|When interior designer Lee Best bought her small, three-bedroom, three-bath Highlands house in 1975, she didn't buy it for its superb architecture, tall ceilings, and great crown molding that so many old Highlands homes have. Instead Best says she bought the cape cod style house built in 1973 because, 'It was a manageable house for a single person, and I liked the location.'
Not to say her house didn't stand out from the rest of the neighborhood. It did, because it was a two-year-old house among much older and more charming homes representative of the Highlands. Even today, Best says, "Basically it's not a very exciting house architecturally. It's really a very simple house."
The first thing she did was rip up all the tri-colored shag carpet, popular in the '70s, and put down hardwood floors throughout. "I started changing the concept from off-white, small-scale patterns to strong colors and larger-scale patterns," says Best. There is no question Best loves color. It hits you the minute you set foot in the house. "It does tend to surprise you when you walk in the door," she says. "It's not what you'd expect."
The entry, which is really quite common architecturally, comes alive with a bold-striated vertical, emerald-green wallpaper. But what really makes this room jump is the emerald green Stark carpet with the large-scale black border running up the staircase. Without the combination of bold color, different patterns, and good quality carpet, this entry would look just like everyone else's. "When you're in the business you don't want to see your things somewhere else," says Best who has been with Bittners for more than 20 years. "That's what you get when you hire a designer. Your rooms are more individual. They're something unique."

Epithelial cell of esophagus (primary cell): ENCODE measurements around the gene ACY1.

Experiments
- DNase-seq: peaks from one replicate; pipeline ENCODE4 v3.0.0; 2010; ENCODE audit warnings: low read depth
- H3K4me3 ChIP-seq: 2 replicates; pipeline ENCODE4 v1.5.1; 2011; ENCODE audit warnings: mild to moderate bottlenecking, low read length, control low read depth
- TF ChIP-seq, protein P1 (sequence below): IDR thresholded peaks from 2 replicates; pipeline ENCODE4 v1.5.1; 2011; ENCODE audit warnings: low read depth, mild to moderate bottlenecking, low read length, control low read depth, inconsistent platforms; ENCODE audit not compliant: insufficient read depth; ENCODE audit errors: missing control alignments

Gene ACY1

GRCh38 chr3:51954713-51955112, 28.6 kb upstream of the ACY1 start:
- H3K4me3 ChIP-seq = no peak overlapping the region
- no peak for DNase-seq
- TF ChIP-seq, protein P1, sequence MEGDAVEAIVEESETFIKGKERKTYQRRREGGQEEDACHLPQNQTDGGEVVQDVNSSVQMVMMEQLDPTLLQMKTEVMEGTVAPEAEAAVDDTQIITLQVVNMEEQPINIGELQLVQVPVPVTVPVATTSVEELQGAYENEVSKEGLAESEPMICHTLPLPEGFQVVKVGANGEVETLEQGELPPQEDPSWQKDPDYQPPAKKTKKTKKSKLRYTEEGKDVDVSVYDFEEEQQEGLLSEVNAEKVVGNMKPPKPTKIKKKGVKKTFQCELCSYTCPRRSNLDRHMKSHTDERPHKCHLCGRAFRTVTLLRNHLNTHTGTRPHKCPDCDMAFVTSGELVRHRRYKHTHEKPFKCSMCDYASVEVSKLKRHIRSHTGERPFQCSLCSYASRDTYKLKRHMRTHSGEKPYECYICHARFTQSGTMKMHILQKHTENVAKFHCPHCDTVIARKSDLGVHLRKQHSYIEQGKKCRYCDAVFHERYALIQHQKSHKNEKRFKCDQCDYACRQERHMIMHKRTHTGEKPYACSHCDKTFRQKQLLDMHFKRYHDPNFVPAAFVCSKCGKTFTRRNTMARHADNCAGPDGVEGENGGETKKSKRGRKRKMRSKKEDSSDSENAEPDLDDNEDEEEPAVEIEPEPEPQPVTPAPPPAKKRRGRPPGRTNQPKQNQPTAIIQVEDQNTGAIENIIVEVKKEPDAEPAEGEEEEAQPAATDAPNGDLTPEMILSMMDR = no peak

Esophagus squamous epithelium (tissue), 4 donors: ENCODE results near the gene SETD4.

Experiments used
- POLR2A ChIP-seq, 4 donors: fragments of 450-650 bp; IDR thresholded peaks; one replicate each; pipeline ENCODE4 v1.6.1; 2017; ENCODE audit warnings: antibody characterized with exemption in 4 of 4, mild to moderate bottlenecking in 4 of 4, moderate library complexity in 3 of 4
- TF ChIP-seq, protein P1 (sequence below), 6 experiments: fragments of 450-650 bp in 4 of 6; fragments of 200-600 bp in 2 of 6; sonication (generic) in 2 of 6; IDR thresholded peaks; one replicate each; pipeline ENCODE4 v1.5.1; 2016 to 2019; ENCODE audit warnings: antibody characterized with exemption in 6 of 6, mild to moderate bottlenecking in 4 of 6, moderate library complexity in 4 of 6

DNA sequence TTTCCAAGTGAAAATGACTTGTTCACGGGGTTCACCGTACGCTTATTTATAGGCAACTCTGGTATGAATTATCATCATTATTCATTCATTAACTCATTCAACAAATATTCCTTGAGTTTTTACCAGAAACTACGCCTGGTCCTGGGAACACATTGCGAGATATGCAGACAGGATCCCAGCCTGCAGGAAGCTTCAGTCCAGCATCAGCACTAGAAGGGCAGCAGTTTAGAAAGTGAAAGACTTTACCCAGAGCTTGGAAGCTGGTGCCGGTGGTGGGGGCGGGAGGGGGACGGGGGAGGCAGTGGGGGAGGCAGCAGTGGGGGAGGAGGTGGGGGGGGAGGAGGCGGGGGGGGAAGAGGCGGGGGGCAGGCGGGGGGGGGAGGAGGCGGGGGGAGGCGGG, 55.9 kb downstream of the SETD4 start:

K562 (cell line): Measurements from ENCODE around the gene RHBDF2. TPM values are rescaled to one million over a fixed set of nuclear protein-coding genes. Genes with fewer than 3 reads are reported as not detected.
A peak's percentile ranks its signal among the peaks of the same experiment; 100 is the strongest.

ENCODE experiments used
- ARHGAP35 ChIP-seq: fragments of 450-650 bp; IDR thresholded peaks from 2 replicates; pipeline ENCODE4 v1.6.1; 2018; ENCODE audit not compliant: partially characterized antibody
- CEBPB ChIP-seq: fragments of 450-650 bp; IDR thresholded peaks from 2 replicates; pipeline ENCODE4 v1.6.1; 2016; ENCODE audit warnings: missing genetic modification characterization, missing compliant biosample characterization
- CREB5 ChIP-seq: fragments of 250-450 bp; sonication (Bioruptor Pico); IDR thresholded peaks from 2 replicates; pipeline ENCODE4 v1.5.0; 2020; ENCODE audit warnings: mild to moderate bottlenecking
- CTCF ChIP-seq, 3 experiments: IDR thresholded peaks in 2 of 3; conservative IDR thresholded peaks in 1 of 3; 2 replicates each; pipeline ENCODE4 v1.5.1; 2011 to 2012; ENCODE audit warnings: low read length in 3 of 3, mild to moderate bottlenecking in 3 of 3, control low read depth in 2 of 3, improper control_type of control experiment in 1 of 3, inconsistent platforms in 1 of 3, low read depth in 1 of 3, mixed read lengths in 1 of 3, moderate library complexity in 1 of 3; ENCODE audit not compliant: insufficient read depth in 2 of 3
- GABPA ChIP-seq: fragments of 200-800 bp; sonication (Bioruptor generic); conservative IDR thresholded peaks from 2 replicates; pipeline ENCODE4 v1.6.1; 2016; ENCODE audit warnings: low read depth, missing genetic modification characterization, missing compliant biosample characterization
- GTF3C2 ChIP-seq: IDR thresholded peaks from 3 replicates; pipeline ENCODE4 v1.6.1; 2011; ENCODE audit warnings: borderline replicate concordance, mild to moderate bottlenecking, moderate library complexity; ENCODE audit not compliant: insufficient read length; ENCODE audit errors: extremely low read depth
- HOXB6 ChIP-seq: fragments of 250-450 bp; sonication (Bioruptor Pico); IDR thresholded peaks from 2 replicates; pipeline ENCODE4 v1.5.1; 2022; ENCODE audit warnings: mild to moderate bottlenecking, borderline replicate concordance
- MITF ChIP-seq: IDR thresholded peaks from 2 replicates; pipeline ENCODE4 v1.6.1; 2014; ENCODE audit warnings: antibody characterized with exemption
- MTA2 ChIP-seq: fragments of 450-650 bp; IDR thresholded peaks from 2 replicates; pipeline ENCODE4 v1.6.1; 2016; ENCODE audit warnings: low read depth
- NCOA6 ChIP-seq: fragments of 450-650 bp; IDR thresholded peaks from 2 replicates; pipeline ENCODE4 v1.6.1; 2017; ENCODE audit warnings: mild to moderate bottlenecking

Best started decorating the public spaces first and treated them as one area since they are all open to one another. These areas, the entry, dining room, and living room , were wallpapered or faux painted. After the drapes were installed, the furniture and accessories were collected over time. Next to that, nothing was changed architecturally. Yet, these rooms radiate a beauty and charm found in homes much older than this one. Best attributes this to the details. "They just define things," says Best.
Some of the details found in her house are combining fabrics with different patterns and scale. "Most people wouldn't have the nerve to do this," says Best. She uses seven or eight different patterns in the living room alone. Most evident are the details in her beautiful pillows. Best says what makes the pillows special are the rich trims she added, mitering the corners and again combining different fabrics on one pillow.
When it came to architectural changes, Best actually did very little. One of the fortunate things about this 1970's house is its rather large kitchen. The only thing missing for Best was ample cabinet space, so she added more cabinetry. Off the back of the kitchen, Best added on a screened-in porch and went to the extra effort of putting Chippendale railing around the base of the porch. She says, "I thought the backend of the house needed something to give it a focal point, so you wouldn't pay attention to the rest of it." For example, "Across the back no two of the windows actually match," says Best. "It's weird."
One last architectural change Best added was to build bookcases in the den. She found at Bittner's an 18th century Irish valence that was the inspiration for the cases. In fact, she had the bookcase made around the antique valence and mimicked certain design details and colors in it, making it look old and as if it were originally built this way. The results are extremely charming and again add more character to this '70s cape cod.
Best was around antiques when she was growing up, and she collects them. When she bought this house, which at the time was new, she says, "I didn't want it to look like I just plopped these antiques in a contemporary setting. I wanted them to look like they belonged here." So, without really thinking about it, this was her thought process for the changes she made to the house. It took her four to five years to get it where she liked it. "But," she adds, "a house is always changing."
Best's satisfaction comes from transforming this so-so house into one of warmth, beauty, and comfort. Now she has time to devote to her clients and doing the things that bring her pleasure like traveling, entertaining, and gardening. If she is finished designing inside, the gardens are always there to challenge her outside.